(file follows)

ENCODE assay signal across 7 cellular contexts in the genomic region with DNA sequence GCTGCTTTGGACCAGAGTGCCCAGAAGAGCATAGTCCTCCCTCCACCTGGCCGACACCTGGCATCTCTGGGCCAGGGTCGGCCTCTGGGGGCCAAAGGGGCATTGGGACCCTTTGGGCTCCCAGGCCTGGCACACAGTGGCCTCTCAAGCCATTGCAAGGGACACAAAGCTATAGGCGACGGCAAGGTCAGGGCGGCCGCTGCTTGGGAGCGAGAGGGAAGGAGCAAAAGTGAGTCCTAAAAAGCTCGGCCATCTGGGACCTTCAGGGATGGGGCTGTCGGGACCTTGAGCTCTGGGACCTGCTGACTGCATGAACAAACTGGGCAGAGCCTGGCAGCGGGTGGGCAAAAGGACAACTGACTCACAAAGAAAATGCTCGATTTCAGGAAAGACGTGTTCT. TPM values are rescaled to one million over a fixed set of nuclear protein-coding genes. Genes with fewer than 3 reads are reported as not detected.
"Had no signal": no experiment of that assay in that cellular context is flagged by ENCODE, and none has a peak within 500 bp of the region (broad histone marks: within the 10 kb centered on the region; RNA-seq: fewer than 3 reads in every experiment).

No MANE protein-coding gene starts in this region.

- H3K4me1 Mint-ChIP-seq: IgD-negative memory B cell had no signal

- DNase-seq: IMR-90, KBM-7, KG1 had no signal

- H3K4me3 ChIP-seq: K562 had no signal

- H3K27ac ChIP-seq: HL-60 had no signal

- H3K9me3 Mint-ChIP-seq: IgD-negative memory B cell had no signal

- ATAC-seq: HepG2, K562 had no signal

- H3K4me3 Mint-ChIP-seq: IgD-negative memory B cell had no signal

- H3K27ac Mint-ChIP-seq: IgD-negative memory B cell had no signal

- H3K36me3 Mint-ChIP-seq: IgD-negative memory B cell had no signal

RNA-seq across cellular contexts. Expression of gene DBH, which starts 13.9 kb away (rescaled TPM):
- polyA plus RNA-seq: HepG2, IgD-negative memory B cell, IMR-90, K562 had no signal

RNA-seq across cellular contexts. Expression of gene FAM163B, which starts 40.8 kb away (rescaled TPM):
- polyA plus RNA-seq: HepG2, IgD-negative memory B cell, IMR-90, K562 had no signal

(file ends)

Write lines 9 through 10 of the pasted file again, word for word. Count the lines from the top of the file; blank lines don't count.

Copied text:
- ATAC-seq: HepG2, K562 had no signal

- H3K4me3 Mint-ChIP-seq: IgD-negative memory B cell had no signal